St Mary's Cathedral, Hobart

St Mary's Cathedral in Hobart, Tasmania, Australia, is the seat of the Roman Catholic Archbishop of Hobart, presently the Most Rev. Julian Porteous.

St Mary's Cathedral
St Mary's Cathedral
Location in Hobart
42°53′09″S 147°19′35″E
LocationHobart, Tasmania
CountryAustralia
DenominationCatholic
Websitestmaryscathedralhobart.org.au
History
StatusCathedral
Founded12 September 1860 (1860-09-12)
DedicationSacred Heart
Dedicated29 June 1865 (1865-06-29)
rededicated 23 January 1881 (1881-01-23)
Consecrated14 July 1866
Architecture
Functional statusActive
Architect(s)
Architectural typeCathedral
StyleGothic Revival architecture
Years built
  • 1822 (first cathedral)
  • 1866 (nave completed)
  • 1881 (rebuilt)
Groundbreaking1860
Specifications
Length26 metres (84 ft)
Width16 metres (52 ft)
Nave width5.5 metres (18 ft)
Nave height5.8 metres (19 ft)
MaterialsSandstone
BellsRing of 10 Bells and two semitones
Administration
ParishCathedral
ArchdioceseArchdiocese of Hobart
ProvinceHobart
Clergy
ArchbishopJulian Porteous

The Cathedral's origins can be traced back to 1822[1] when the first permanent Tasmanian priest Reverend Philip Conolly (1786-1839) constructed a temporary wooden chapel near the present Cathedral site and dedicated to God, under the invocation of St. Virgilius, an "Irish Saint"

Location and features

St Mary’s Cathedral is located in Harrington Street, Hobart and is place of worship for the Roman Catholic Archdiocese of Hobart.

St Mary's College is located next to the Cathedral. The College celebrates the Catholic liturgical year by attending Mass.

History

The first cathedral foundation stone was laid in 1860 to a design by William Wardell, a student of Augustus Pugin.[2] The cathedral was consecrated in 1866.[2] The cathedral was built in the Gothic Revival architectural style.[3]

Structural problems caused by faulty construction resulted in the Cathedral being largely dismantled[4] and re-constructed to a new design based on Wardell's initial plans,[4] by Hobart architect Henry Hunter. He laid the new foundation stone in 1878.[5][6]

A Norman-era baptismal font, with connections to Pugin is believed to have been installed in St Mary's Cathedral, Hobart. An historian noted that 'the detail repertoire of this font is characteristic of transitional work of roughly the period 1170 to 1200.'[7]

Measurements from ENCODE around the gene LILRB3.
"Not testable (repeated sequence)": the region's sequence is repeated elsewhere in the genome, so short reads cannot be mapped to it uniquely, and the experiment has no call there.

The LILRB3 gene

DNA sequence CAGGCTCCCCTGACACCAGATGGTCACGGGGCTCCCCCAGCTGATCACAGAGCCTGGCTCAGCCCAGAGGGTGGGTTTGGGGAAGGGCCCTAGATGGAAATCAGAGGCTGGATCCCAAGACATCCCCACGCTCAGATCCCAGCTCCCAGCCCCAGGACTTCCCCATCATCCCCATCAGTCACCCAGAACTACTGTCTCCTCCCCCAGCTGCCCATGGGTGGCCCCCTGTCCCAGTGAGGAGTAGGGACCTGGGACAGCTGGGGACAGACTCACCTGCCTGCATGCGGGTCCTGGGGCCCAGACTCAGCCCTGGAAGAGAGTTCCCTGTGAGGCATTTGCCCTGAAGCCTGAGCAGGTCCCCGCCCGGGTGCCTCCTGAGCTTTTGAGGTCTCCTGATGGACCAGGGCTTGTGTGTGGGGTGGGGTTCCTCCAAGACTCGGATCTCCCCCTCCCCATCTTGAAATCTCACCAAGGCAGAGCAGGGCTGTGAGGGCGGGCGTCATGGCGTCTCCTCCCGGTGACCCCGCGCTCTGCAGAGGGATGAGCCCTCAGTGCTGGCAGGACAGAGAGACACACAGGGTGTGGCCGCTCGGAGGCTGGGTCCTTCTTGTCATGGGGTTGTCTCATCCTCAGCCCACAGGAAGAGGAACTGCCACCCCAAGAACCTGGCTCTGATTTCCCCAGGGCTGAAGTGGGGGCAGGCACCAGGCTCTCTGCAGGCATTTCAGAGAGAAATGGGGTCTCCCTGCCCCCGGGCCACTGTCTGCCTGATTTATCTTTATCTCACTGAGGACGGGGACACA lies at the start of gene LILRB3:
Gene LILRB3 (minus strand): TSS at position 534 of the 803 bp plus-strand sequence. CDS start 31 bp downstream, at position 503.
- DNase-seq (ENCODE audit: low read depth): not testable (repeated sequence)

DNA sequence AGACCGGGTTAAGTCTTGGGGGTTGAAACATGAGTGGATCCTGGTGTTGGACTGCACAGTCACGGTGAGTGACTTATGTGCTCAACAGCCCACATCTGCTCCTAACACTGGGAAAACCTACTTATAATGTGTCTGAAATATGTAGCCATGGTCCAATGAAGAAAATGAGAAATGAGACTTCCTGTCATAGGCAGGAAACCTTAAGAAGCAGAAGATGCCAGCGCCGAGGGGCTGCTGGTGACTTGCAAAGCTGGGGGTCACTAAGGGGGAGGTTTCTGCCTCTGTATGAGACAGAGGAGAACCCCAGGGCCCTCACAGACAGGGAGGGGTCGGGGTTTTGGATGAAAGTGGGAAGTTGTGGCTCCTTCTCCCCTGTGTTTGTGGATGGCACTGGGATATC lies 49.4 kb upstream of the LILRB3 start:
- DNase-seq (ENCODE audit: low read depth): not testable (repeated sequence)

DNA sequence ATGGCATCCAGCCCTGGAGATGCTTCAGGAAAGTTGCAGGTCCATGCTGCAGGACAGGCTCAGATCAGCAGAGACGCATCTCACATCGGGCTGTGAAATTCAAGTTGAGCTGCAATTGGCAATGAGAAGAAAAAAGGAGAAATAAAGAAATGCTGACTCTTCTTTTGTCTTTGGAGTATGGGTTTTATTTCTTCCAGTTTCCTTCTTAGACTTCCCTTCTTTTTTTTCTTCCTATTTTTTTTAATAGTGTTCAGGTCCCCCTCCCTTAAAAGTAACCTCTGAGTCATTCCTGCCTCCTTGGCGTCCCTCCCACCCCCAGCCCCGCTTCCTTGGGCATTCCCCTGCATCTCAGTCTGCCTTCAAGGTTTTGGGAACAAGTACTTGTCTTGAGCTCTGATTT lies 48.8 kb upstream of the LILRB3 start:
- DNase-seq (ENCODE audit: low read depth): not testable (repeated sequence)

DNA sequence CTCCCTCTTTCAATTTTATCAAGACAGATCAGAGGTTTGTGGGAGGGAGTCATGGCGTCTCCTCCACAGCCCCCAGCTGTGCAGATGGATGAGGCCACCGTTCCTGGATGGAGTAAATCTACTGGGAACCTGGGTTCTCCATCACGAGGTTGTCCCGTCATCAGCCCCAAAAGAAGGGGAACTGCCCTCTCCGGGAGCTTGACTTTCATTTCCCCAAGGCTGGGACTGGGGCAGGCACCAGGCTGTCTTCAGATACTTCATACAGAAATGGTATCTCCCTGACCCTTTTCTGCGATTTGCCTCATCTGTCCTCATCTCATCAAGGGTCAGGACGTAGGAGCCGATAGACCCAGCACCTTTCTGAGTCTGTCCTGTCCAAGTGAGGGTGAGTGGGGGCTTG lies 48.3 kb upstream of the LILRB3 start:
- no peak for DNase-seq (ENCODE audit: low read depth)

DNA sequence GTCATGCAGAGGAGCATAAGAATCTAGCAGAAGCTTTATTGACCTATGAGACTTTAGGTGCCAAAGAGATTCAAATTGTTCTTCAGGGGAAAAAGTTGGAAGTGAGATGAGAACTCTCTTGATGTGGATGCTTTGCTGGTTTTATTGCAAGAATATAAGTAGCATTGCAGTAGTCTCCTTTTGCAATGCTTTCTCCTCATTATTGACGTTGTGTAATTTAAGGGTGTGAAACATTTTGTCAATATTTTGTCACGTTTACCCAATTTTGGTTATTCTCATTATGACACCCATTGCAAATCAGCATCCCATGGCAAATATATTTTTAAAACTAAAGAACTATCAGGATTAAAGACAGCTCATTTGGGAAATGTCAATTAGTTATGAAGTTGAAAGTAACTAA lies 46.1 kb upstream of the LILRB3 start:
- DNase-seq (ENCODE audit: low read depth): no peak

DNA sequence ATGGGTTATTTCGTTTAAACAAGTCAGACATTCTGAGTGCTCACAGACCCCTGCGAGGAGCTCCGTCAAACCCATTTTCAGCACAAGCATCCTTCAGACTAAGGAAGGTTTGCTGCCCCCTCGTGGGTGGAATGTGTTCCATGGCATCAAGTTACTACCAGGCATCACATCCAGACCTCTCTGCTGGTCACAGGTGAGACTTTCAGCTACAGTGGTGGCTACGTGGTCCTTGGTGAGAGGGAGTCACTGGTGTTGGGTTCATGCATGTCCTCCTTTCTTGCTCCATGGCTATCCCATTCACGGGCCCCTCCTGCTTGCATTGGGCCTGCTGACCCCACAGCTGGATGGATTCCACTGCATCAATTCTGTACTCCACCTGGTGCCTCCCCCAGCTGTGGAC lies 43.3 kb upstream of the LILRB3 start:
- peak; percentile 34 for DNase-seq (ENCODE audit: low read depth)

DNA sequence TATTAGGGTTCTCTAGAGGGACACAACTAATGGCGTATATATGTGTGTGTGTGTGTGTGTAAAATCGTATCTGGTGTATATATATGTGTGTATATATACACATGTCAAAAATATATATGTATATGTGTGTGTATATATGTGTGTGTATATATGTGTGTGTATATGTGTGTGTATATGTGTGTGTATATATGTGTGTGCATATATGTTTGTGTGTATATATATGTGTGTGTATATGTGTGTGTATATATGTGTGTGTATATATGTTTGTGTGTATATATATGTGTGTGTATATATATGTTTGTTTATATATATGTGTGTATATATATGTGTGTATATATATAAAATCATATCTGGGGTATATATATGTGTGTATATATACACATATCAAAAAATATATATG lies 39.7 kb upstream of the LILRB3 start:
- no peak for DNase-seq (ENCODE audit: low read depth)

Organ

The first organ at St Mary’s Cathedral was moved to Sacred Heart Catholic Church, New Town. The current organ was built in 1893 by Fincham & Hobday[8] for the International Exhibition of Industry, Science and Art, Queen's Domain, Hobart of 1894 where the organ was awarded the first prize. This organ was installed in the Cathedral in June 1895 in its present location. Subsequent rebuilds and renovations of the organ occurred in 1934 by Hill, Norman & Beard; in 1957 by Keith Davis; in 1966 by George Fincham & Sons; and in 2007-2009 by Wakeley Pipe Organs, when minor additions were made.[8]

Stained glass windows

Dominated by the exquisite Hardman Studio window in the style of a fourteenth century Gothic window; the five lancets depict pivotal scenes from the Gospel and the tracery at the top of the window details heavenly images, from 1869.[9]

The rose window in the west end of the Cathedral (1981), the Pentecost window (1989), and the Heroic and Saintly Women (1995) are other windows specific to the cathedral.[9]

References

  1. "HOBART CHURCHES St Mary's Cathedral" via Trove; National Library of Australia.
  2. "THE OPENING OF ST. MARY'S CATHEDRAL". Tasmanian Morning Herald. XXVII, (3057). Tasmania, Australia. 5 July 1866. p. 2. Retrieved 17 November 2018 via Trove; National Library of Australia.CS1 maint: extra punctuation (link)
  3. "Australian Heritage Database". www.environment.gov.au. Retrieved 1 October 2018.
  4. "THE PROMINENT ARCHITECT AND THE DODGY CATHEDRAL THAT HAD TO BE...ERR... REBUILT". Old Bishop's Quarters. n.d. Retrieved 24 August 2019.
  5. McDonald, D. I., "Hunter, Henry (1832–1892)", Australian Dictionary of Biography, National Centre of Biography, Australian National University, retrieved 1 October 2018
  6. "ST. MARY'S CATHEDRAL". Mercury (Hobart, Tas. : 1860 - 1954). 11 February 1878. p. 2. Retrieved 1 October 2018.
  7. Andrews, Brian (1 February 2007). St Mary’s Cathedral Conservation Management Plan: Baptismal Font Statement of Significance, Version 2.0. unpublished. in Brodie, Nicholas Dean (2013). "Relics of the Tasmanian Gothic: Medieval Artefacts in Medievalist Australia" (PDF). Limina: A Journal of Historical and Cultural Studies. The Limina Editorial Collective: University of Tasmania. Special. Retrieved 24 August 2019.
  8. Maidment, John (April 2010). "St Mary's Catholic Cathedral". Organ Historical Trust of Australia. Retrieved 24 August 2019.
  9. "17-10-1868: St Mary's Cathedral, Hobart, Tasmania". Stained Glass Australia. 11 August 2012. Retrieved 24 August 2019.

Further reading

  • Brodie, Nicholas Dean; Doyle, Adrian Leo, 1936-, (writer of foreword.) (2013). Joyful and glorious : building St Mary's Cathedral, Hobart. Forty South Publishing. ISBN 978-0-9874463-1-2.CS1 maint: multiple names: authors list (link)
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